Service Record: Trump, McCain, And Republican Contempt For Veterans
As soon as Donald Trump brayed that John McCain is “not a war hero” and went on to mock his suffering in North Vietnamese captivity, the righteous reaction of Republicans was entirely predictable. Nearly every would-be presidential candidate in the GOP, humiliated and worried by Trump’s sudden rise in the polls, immediately sought to wrap the loud-mouthed celebrity’s gaffe around his neck. No doubt some of them, like Senator Lindsey Graham, a close friend of his Arizona colleague, were truly incensed by Trump’s slur. But either way, the incident presented an irresistible opportunity to stoke public indignation against an opponent whose taunting has become unbearable, even as his rise appears inexorable.
Whether this episode will cost Trump the admiration of the Tea Party horde remains uncertain. Many of them already dislike McCain and may hear Trump’s insults as brutal candor. Yet in denigrating a war hero to advance himself, the casino mogul did nothing more or less than what other “conservatives” have done for political expediency in elections past. Nobody should be shocked to hear a right-wing chicken-hawk disparaging a worthy veteran at this late date. In the Republican Party, it is standard operating procedure — and for any Republican to pretend otherwise now is risibly hypocritical.
Need we recall every example of this profoundly distasteful and unpatriotic conduct? One of the most poisonous occurred in 2002, when a Georgia Republican named Saxby Chambliss ran ads suggesting that Senator Max Cleland, a Vietnam War hero who had lost both legs and one arm in an accidental grenade explosion, lacked the guts to face down Osama bin Laden and Saddam Hussein. Cleland, a Democrat who had served in the Veterans Administration under President Carter, had cast a vote protecting the rights of civil service workers in the new Department of Homeland Security, thus earning him a smear at the hands of Chambliss — one of those smooth favorite sons who had nimbly avoided the Vietnam draft.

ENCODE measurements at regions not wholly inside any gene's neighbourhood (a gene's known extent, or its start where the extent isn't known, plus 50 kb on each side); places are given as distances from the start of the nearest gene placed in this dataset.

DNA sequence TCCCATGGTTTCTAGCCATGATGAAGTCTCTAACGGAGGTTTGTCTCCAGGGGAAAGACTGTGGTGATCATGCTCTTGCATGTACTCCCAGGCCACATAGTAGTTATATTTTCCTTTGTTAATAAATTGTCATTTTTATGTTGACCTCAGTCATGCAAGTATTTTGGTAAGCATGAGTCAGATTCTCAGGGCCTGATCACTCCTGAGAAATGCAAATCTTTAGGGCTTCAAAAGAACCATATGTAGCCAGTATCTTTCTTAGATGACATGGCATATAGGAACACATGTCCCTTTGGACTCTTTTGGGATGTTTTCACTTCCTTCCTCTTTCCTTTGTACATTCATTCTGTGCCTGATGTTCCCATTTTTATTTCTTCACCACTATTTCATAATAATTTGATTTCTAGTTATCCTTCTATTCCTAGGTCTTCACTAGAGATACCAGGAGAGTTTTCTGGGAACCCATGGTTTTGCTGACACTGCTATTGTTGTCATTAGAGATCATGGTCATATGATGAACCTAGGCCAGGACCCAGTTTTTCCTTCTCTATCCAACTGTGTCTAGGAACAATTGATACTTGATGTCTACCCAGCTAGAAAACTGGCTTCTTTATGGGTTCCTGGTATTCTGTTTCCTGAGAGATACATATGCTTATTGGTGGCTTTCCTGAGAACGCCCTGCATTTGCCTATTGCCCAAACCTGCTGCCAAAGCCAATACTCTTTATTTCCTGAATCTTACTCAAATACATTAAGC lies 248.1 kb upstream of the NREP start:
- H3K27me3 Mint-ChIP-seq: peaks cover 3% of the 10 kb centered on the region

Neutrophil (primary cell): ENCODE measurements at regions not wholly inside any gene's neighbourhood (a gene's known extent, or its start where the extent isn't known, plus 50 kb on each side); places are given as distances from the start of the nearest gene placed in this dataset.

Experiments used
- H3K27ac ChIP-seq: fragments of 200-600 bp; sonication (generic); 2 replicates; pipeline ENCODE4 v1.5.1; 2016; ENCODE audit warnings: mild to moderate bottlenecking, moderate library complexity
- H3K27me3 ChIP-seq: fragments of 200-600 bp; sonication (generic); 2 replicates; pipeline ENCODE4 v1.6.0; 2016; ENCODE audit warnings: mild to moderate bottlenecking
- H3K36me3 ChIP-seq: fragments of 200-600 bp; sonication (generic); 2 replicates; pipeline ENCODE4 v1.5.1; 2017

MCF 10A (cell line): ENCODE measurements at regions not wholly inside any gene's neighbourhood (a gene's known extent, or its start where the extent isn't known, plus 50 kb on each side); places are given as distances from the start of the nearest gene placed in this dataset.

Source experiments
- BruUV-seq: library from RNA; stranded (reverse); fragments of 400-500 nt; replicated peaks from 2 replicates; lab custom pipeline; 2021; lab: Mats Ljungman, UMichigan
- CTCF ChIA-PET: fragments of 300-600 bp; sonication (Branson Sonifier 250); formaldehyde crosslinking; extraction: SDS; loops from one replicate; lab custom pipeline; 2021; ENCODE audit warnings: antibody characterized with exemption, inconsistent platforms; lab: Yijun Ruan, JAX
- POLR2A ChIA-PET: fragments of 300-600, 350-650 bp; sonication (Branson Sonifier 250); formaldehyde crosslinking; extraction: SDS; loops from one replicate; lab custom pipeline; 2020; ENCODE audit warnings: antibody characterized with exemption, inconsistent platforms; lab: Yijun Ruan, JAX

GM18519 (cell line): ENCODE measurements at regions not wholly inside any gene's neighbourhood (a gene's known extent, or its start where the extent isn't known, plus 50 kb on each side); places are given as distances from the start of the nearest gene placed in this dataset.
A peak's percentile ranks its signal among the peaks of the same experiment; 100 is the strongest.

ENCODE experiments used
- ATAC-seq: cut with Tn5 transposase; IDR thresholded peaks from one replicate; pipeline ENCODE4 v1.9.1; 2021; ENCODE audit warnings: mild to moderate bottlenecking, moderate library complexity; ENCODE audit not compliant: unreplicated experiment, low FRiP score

When Cleland spoke up against President George W. Bush two years later, Ann Coulter sniped at him with an even nastier shot:
“Max Cleland should stop allowing Democrats to portray him as a war hero who lost his limbs taking enemy fire on the battlefields of Vietnam,” she wrote, describing his misfortune as “an accident during a routine non-combat mission where he was about to drink beer with friends. He saw a grenade on the ground and picked it up. He could have done that at Fort Dix. In fact, Cleland could have dropped a grenade on his foot as a National Guardsman …. Luckily for Cleland’s political career and current pomposity about Bush, he happened to do it while in Vietnam.” Ugly and appalling, even from her reliably foul mouth — and replete with lying insinuation. Although he lost his limbs in an accident — when a young infantryman dropped a live grenade that Cleland picked up — he is an authentic war hero who won a Silver Star for “exceptionally valorous action” at the Battle of Khe Sanh.
According to the official citation:
When the battalion command post came under a heavy enemy rocket and mortar attack, Capt. Cleland, disregarding his own safety, exposed himself to the rocket barrage as he left his covered position to administer first aid to his wounded comrades. He then assisted in moving the injured personnel to covered positions. Continuing to expose himself, Capt. Cleland organized his men into a work party to repair the battalion communications equipment which had been damaged by enemy fire. His gallant action is in keeping with the highest traditions of the military service, and reflects great credit upon himself, his unit, and the United States Army.